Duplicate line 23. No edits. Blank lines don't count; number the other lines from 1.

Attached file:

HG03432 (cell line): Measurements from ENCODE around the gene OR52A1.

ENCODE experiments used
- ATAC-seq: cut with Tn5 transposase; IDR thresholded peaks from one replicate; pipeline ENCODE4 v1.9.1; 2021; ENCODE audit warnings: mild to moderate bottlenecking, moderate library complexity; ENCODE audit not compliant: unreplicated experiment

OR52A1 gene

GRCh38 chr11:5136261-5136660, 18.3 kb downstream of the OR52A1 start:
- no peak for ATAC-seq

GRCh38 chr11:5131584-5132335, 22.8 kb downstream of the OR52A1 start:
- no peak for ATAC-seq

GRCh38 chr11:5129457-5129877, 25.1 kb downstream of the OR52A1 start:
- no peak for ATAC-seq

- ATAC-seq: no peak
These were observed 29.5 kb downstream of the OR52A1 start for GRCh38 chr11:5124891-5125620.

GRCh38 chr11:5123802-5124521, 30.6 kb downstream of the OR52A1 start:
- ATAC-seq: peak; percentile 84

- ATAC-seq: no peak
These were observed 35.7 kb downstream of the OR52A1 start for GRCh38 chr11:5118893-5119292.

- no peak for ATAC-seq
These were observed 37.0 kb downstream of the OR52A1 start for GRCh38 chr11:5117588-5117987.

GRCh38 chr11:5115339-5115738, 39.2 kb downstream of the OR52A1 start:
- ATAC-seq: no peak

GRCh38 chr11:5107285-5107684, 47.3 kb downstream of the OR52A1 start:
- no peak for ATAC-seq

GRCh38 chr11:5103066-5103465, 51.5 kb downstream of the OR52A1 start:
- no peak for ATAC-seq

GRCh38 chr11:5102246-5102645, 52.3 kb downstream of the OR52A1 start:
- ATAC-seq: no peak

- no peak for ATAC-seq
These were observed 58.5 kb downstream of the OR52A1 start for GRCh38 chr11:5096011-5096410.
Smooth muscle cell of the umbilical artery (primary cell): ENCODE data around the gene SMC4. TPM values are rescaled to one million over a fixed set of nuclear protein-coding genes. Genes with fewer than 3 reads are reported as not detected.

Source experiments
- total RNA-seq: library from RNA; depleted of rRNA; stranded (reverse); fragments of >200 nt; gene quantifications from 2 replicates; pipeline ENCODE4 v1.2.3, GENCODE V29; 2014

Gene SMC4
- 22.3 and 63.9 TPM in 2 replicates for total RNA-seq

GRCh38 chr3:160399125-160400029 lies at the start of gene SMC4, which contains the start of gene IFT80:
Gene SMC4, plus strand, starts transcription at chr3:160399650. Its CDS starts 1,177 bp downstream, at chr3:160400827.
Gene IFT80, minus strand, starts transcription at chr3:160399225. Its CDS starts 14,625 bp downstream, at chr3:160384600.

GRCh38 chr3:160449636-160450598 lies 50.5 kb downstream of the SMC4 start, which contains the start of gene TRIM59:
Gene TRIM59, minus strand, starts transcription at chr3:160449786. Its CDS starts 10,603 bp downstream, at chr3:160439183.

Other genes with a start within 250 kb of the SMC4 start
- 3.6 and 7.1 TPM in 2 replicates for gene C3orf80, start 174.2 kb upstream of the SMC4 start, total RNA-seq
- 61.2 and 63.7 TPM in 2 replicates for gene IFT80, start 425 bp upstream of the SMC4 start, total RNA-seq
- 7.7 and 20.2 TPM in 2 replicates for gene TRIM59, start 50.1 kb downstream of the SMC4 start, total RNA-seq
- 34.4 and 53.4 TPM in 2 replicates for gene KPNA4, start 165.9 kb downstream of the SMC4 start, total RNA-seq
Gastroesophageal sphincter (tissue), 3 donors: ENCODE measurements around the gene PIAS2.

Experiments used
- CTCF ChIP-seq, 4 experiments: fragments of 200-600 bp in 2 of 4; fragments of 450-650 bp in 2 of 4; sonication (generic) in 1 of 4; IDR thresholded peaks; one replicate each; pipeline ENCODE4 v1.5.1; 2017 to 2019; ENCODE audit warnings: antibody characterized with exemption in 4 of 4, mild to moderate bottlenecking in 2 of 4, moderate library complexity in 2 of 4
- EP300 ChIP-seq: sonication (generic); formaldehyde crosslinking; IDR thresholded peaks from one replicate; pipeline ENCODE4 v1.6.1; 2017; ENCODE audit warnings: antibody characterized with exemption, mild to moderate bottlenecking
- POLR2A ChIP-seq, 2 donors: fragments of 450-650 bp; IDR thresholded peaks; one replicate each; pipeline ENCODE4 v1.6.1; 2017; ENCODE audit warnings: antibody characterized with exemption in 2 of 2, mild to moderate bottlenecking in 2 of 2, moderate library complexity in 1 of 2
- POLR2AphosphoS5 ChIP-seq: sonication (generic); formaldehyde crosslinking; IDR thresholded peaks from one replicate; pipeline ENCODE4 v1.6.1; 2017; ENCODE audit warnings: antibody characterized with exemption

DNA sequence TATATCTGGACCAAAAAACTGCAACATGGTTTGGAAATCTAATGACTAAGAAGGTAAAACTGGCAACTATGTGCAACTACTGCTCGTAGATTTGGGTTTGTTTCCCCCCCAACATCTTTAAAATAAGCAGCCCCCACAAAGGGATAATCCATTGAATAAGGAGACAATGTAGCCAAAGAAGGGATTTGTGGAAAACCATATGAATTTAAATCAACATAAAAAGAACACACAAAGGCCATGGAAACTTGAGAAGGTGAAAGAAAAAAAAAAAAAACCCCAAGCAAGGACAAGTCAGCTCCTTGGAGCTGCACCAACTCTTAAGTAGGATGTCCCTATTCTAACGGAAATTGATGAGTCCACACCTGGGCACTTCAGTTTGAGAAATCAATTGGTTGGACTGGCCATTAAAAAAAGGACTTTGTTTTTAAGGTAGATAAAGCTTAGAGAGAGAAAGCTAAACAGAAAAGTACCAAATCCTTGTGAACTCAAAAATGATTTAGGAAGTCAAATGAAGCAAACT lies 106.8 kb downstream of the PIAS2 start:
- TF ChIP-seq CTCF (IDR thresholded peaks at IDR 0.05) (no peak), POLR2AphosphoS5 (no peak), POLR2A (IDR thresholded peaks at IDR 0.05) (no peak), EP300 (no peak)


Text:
GRCh38 chr11:5103066-5103465, 51.5 kb downstream of the OR52A1 start: